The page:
Vitals see a total of 224 apartments within the amended scheme, the majority of which are either one bedroom or one + study, with 61 two bedroom apartments available and account for 27% of overall dwellings. As mentioned previously four car park levels have been replaced by additional apartments which intend to bring further activity to lower levels, particularly facing Bell Place, although a question of privacy is raised given existing apartments are directly opposite. Buchan Group have addressed this with an adjusted facade over lower levels which sees frosted glass and louvres set at certain angles which negate any overlooking of the apartment complex opposite.

Consequently car parking spaces have decreased from 43 to just 2 while bicycle bays incorporated into the amended design stand at 77; a clear sign that pedal and foot power have been favoured over vehicles. Whilst the initial scheme sought 78 m² of retail space, the amended design calls for a ground level 120 m² cafe with another retail space of 108 m² located on a mezzanine floor with open space overlooking the cafe below; this in turn opens the buildings lower levels to La Trobe Street.

Add the creation a roof top 240 m² communal space and it's evident that the steps taken to address both the private and public amenity of 36-40 La Trobe Street speak to the intent of both developer and council to deliver a high quality result. Without pre-empting Melbourne City Council the previous scheme was approved via a council vote and given the improved nature of the Buchan Group design, one would think the revised scheme is headed for the same outcome.

Should it be realised 36-40 La Trobe Street will add to the growing number of apartment concepts, proposals and approvals found within the area, which include the 36 level 56-58 La Trobe Street which is currently before VCAT and an impending development of the McKenzie Street open air car park.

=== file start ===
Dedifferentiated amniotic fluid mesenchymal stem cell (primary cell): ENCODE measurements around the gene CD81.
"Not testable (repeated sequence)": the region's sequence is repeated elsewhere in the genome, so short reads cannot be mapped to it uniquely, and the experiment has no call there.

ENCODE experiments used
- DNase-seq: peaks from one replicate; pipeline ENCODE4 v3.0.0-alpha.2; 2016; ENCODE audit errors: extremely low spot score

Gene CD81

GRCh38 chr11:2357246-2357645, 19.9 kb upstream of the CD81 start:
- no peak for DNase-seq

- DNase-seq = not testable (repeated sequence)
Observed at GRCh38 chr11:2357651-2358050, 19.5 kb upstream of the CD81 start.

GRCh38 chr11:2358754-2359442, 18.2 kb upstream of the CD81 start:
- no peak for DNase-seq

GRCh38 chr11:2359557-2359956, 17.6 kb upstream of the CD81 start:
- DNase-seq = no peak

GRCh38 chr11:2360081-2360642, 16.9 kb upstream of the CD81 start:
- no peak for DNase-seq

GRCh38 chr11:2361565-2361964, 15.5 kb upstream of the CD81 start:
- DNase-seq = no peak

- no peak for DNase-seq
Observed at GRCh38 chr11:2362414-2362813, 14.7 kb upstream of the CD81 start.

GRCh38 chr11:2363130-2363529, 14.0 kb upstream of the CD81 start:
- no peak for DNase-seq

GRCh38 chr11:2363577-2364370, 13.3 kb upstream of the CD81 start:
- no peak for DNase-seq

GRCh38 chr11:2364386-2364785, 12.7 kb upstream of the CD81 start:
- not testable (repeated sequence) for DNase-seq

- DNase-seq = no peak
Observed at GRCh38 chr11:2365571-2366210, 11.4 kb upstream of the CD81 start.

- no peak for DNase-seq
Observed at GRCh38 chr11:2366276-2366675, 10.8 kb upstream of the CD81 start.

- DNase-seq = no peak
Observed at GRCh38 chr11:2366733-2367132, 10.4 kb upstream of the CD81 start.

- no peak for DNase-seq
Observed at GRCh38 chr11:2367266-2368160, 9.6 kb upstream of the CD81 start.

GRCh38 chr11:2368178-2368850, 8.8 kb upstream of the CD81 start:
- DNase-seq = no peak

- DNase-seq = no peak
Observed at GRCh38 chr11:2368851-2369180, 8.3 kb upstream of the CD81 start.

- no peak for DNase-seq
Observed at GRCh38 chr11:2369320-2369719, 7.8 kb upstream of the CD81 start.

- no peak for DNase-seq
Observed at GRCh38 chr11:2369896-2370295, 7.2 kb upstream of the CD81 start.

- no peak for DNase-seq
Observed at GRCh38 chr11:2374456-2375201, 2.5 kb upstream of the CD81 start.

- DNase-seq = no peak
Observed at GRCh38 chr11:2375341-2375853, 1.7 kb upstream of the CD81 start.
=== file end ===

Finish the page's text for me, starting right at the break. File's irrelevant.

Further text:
The latest industry news on your website

Republish Urban content on your website

Republish article

1 comment

Bilby's picture

This apartment development is an an embarrassing inditement of Melbourne's planning scheme and the abject failure of our city planners to respect the value of prime heritage assets in a city that desperately needs to retain whatever remaining historic buildings it still has. Here is the heritage report recommending a Heritage Overlay for these buildings, subsequently voted down by Melbourne City Council:

http://www.melbourne.vic.gov.au/AboutCouncil/Meetings/Lists/CouncilMeeti...

And here are the minutes of the meeting where the new Heritage Overlay was proposed - put as an agenda item after the item that would decide whether or not to issue a planning permit for the development. The development was approved, and then arguments were made as to the ridiculousness of creating a new Heritage Overlay when one of the key buildings to be protected by the overlay had just been given a demolition permit! Unsurprisingly, the HO didn't get up.

http://www.melbourne.vic.gov.au/AboutCouncil/Meetings/CouncilMeetingAtta...

Back to top
Are you a frequent user? Sign in or Register.

Note: Every effort is made to ensure accurate information is provided. If information is out of date, or factually incorrect, please get it touch so we can rectify. Urban accepts no liability and responsibility for any direct or indirect loss or damage which may be suffered by any recipient through relying on anything contained or omitted from our publication and platform. Opinions expressed by writers are that of the writer, and may not reflect that of Urban.